A lie by any other name is still bullshit

Nietzsche once said the visionary lies to himself while the liar only lies to others. And I have to believe he would’ve gotten a kick out of the current state of a world he once wrote was too hung up on morals.

No worries, Fred. It was just a phase.

George Washington could not tell a lie, Nixon insisted he did not tell a lie, Clinton never lied about weed or women, and the current occupant of 1600 Pennsylvania Avenue has applied a four letter Warhol manifesto to the as defined three letter ‘assertion believed to be false’. And while many of his followers regale in this new age hegemony, where lies are currency and feelings be damned, the truth of the matter is their guy ain’t the father of fib. He’s just the latest slouch to rent its effete epidemiology.

And yes, politics is easy pickings since the rule of every practical voter is to choose the person who lies least. Unless you’re a MAGA member, in which case lies are akin to medals.

Lying is everywhere, and it’s not simply an acceptable endeavor, it has become monetized. From YouTube urban legend makers to parents who misplaced their kids and are conducting their search for the abductors in Hawaii . . . lies are that most valuable social commodity; they are magnets to the trending cycle. And so what if you can’t prove a theory or produce your children for authorities? The empty calories will still make you rich!

In sports, the bottom line is lie-proof. College basketball coaches like Roy Williams lie about academics and get away with it until they stop winning. College football coaches like Mel Tucker rail on about how players should be loyal to their commitment to a university and then they hightail it to another school for a bigger payday. Pete Rose wants to be in the Hall of Fame because he insists his fifteen year long lie was less criminal than steroids and sign stealing. NFL commissioner Roger Goodell says that the health of his players is most important while pushing for more games.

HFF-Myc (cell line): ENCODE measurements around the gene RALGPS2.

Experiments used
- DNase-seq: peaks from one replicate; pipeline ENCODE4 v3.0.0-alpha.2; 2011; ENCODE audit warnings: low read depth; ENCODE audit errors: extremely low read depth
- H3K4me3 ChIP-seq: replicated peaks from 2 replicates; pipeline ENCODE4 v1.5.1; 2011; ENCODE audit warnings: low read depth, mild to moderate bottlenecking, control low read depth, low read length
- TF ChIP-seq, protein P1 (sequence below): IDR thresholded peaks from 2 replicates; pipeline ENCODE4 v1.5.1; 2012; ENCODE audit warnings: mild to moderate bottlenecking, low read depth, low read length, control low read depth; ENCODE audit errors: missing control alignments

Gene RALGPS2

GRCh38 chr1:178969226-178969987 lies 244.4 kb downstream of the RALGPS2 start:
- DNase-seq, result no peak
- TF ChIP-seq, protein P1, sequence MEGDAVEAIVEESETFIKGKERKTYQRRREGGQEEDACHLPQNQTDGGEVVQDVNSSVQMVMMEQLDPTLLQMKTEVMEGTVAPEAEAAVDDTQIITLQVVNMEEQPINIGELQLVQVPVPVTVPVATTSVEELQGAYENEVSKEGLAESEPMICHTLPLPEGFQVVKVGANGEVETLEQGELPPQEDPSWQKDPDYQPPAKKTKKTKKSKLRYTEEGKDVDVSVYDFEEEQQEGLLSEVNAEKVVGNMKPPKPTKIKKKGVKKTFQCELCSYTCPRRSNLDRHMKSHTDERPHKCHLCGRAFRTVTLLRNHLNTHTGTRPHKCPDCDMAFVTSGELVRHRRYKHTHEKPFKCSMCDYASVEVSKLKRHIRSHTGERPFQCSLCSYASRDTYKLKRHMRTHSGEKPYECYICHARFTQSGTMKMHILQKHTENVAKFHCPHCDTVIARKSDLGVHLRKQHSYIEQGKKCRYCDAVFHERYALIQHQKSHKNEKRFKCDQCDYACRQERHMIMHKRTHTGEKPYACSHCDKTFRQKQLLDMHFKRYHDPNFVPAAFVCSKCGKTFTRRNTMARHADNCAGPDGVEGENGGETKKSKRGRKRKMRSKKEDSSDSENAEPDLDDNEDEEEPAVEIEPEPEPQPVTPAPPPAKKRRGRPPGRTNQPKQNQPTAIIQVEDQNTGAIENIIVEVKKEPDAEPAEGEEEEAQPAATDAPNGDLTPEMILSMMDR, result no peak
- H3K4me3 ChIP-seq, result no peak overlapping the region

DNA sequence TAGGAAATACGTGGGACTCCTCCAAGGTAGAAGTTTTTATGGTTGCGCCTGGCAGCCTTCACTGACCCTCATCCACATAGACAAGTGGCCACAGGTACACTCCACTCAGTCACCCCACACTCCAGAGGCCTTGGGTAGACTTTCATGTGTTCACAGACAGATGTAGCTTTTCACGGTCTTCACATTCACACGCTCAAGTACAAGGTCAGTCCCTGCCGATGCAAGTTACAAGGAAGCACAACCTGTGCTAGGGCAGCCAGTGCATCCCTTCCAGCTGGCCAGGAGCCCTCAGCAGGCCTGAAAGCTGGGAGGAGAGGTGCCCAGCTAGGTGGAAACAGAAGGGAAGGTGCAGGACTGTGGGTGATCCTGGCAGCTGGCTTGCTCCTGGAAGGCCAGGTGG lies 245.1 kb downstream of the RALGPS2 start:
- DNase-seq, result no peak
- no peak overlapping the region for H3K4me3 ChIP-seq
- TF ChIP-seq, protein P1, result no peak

Image result for funny memes about liars

And the lying liars of the sports world have a new champion this week. Enter Jim Crane; owner of the Houston Astros, who won the World Series in 2017 by hook and crook and garbage cans. The Astros held a press conference the other day in which they did something that was previously thought to be impossible; they looked worse for it. Crane insisted the elaborate system his team utilized in order to gain an advantage “did not impact the game,” and then a minute later he said  . . with a straight face, mind you “I didn’t say it didn’t impact the game . . .” Well . . now that we have that straight.

And as much as I love my Yankees, Brian Cashman has to chill with all the indignant jabs he’s throwing at Houston. Because Cash was plenty okay with signing drug cheats like A-Rod and Robinson Cano and Roget Clemens once upon a time. And no, those lies were not okay because they were our lies. For fuck’s sake, that’s why we find ourselves at this intersection of wrong and wronger.

History proves that lying has always proven more worth it than not. Herodotus was the chronicler of the Persian Empire who was born in a time before fact checking became a job description. And no . . . Nero didn’t start the fire. Columbus never should have had a day to begin with and Ben Franklin dabbled in fake news in order to get the French to help us tag team the Brits off American soil. Of course, not all lies are created equal . . and yes, expediency in the name of freedom is dressed in a sweet and worthwhile rind. Unfortunately, history has engaged a more insidious byproduct as a result of all this lying. It has created an alibi.